We Left Our Families


We Left Our Families by Here in Van Nuys
We Left Our Families, a photo by Here in Van Nuys on Flickr.

Motto For a City

I was driving west on Hollywood Blvd last week. Stopped at a light, right near the 101, I saw this poster in the window of a small shop.

Applicable to many who migrated here, it sets in words, the struggles and dreams, both won and lost, of men and women, defeated and determined, working and surviving, to transform their lives into something more significant.

I found the words poignant and sacramental, holy and human, a unifying testament of we the people, a city of angels: fallen and sinful, redeemed and reborn, for all time.

At the bottom of the print is the word cyrcle, a link to the art community that created the poster.

Books and Poseurs.


tumblr_mc60lu1Li51r12aa1o12_1280At LA’s first art book show at the Geffen in Little Tokyo yesterday, all the skinny people known to exist in the city of Los Angeles, all 2,000 of them, were gathered inside a large hall of ramps and rooms, to inspect and gather and pose, amongst the Instagrams, hundreds of homemade and craft printed ephemera, posters, books and many penis pictures provided by the coffee cupping community of handsome and intelligentsia.

Let the word go forth that the torch has been passed to a new generation of Americans–born after Dynasty went off the air, tempered by texts, disciplined by hard drives, proud of their smoky perfumes, determined to create and propagate nihilism.

Within eye and hand reach, the brilliance and magnificence of our artistic world, the modern culture of Los Angeles, here it stood proudly, the Van Goghs, Picassos and Michaelangelos of our era gathered in one room.

There was JIMMY, self-described as “An LA based queer zine with beard appeal…published in the hills of Silver Lake and the heart of Hollywood, inspired by the classic fag mag format…”

Aaron Krach, based in NY, was “an artist and writer who collects stuff and gives stuff away.”

Little Joe, from the UK, was about queers and cinema.

The Austrians were represented, not by Maria Von Trapp or Adolf Hitler, but lower case springerin, a quarterly magazine “which addresses a public that perceives cultural phenomena as socially and politically determined.”

And Susan Mills’ books “reflect an interest in language that is not written for publication” and she asserts, blankly and clearly, that she is “drawn to a tabula rasa quality”.

Finally, there was Strange Attractors.

It explores investigations in non-humanoid extraterrestrial sexuality.

We know that there may be life on other planets. But fantastically the possibility exists that it may not come from a vagina and penis. The orgasm may be fired by ray gun. Zero gravity and floating upside down might assist oral copulation. One-eyed cyborgs, reptilian monsters and their love life inspires these romantic artists, filmmakers and visionaries.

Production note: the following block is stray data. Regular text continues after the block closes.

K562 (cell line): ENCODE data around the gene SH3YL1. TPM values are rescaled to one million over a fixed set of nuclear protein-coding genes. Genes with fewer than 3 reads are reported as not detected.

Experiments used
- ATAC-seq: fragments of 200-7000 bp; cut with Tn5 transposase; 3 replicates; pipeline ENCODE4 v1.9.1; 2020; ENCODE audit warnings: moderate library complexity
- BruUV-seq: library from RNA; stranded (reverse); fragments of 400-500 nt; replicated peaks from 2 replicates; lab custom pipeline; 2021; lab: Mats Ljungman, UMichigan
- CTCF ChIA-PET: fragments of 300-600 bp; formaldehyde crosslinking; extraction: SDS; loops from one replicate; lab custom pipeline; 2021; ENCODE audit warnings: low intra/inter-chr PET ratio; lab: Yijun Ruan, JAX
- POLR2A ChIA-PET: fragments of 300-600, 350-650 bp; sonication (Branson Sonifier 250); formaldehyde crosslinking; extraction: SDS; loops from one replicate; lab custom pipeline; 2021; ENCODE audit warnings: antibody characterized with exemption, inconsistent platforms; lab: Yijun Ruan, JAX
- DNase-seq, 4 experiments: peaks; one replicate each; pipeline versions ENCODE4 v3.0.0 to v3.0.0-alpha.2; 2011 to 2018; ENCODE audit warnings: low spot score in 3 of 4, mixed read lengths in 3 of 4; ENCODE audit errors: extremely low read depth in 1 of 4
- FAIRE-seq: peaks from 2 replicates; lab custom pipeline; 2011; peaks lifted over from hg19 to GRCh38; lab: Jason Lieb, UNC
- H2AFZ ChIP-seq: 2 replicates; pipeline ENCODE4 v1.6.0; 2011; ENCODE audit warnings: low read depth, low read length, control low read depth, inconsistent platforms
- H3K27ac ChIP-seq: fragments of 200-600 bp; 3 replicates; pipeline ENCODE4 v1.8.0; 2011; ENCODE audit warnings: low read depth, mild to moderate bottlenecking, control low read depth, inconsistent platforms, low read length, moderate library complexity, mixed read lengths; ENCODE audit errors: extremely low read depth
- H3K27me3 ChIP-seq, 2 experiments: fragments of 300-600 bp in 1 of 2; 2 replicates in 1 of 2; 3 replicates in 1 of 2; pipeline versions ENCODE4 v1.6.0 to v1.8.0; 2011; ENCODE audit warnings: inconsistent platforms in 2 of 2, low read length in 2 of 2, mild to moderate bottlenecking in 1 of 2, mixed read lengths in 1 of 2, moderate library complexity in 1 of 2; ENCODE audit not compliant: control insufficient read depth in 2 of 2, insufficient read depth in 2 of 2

If that cums to pass, and sexually obscure visitors from another universe descend upon the City of Angels, humans may learn that a penis may not represent all possibility and potential. And the art world as it exists in Los Angeles will be doomed.

L.A.’s Homeboy Industries Needs $5 Mil; Lays Off Employees. //Picasso Sells for $106 million.


L.A.’s Homeboy Industries lays off most employees – Los Angeles Times.

L.A.’s Homeboy Industries lays off most employees

The institution dedicated to helping gang members quit lives of crime has been unable to raise the $5 million it needs. A quarter of the staff will remain.

May 14, 2010|By Hector Becerra, Los Angeles Times

Homeboy Industries, the Los Angeles institution whose mission for more than 20 years has been to turn jobs into a recipe for saving the lives of gang members, laid off most of its employees Thursday because of crushing financial problems.

Father Gregory Boyle, who started Homeboy Industries in Boyle Heights during the height of the city’s gang wars, said 300 people were laid off, including all senior staff and administrators. Boyle said he has stopped taking a paycheck.

Other recent headlines in Los Angeles:

The $106.5-million Picasso and the Bel-Air house where it hung

LA TIMES

May 5, 2010

The art world is buzzing over the sale Tuesday night of Picasso’s “Nude, Green Leaves and Bust,” sold at Christie’s in New York for $106.5 million, making it the world’s most expensive artwork ever purchased at auction. The 1932 painting came from the estate of Frances Lasker Brody, wife of Sidney F. Brody, but it’s not just the Brody art collection that’s up for sale.

Brody2 The couple’s Holmby Hills estate, pictured here with the Picasso on the wall at right, has gone on the market for $24.95 million.